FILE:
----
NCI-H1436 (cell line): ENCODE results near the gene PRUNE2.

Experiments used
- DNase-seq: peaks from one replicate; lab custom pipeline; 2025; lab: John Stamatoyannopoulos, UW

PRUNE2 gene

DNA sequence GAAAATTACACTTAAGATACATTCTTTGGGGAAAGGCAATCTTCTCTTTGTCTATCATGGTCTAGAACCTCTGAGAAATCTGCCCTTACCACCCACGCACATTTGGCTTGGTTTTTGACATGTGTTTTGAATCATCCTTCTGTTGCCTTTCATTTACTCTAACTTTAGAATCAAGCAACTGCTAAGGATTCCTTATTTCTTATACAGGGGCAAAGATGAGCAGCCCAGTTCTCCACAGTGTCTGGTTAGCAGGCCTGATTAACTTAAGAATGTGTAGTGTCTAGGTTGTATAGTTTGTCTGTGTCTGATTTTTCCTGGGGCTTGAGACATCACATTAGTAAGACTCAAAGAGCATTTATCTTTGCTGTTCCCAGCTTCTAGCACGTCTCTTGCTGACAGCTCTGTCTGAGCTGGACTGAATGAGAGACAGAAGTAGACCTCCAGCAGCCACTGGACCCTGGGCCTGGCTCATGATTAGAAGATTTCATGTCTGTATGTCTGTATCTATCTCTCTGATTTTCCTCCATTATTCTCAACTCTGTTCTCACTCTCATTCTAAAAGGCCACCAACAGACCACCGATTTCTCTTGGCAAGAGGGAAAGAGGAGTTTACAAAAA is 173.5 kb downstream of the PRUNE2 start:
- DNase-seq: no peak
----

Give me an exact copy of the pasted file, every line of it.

NCI-H1436 (cell line): ENCODE results near the gene PRUNE2.

Experiments used
- DNase-seq: peaks from one replicate; lab custom pipeline; 2025; lab: John Stamatoyannopoulos, UW

PRUNE2 gene

DNA sequence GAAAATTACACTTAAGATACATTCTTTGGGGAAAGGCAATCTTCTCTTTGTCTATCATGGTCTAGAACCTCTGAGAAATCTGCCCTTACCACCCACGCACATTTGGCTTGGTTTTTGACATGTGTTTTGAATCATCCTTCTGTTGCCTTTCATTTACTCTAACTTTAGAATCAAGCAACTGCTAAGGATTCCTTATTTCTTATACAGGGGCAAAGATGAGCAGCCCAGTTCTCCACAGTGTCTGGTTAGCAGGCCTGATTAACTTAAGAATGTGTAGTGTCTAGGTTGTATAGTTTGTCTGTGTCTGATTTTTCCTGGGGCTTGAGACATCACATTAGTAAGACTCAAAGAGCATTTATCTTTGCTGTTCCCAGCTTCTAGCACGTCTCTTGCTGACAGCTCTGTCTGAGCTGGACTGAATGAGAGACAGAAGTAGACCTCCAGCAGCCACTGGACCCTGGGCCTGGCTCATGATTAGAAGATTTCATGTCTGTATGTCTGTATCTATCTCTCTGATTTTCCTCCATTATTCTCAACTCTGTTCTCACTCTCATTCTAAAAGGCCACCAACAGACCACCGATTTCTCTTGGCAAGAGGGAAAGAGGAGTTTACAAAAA is 173.5 kb downstream of the PRUNE2 start:
- DNase-seq: no peak